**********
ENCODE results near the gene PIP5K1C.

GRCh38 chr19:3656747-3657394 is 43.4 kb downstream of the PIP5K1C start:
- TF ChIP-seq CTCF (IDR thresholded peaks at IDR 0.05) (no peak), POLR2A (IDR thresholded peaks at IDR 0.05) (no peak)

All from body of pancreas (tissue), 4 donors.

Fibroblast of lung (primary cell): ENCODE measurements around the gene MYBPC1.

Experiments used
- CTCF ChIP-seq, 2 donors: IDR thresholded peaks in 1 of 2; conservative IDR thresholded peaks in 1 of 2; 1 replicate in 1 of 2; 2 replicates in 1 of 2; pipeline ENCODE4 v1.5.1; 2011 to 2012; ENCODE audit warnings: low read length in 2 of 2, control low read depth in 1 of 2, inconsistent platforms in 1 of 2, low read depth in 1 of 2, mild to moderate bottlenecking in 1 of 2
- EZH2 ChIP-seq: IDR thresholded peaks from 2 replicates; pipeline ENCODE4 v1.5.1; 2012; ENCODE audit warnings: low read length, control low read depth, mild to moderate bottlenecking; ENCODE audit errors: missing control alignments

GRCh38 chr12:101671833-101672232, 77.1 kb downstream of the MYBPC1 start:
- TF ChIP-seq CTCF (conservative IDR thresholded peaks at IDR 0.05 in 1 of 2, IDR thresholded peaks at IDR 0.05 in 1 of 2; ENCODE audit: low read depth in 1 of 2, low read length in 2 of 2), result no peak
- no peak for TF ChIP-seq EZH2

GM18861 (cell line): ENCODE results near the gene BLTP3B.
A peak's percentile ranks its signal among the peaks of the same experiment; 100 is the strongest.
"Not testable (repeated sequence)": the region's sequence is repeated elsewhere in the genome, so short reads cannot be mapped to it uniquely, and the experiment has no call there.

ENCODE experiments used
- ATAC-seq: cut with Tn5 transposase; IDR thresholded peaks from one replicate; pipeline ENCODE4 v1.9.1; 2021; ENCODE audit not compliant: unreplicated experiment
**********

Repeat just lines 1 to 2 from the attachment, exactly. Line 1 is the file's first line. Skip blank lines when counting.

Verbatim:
ENCODE results near the gene PIP5K1C.

GRCh38 chr19:3656747-3657394 is 43.4 kb downstream of the PIP5K1C start: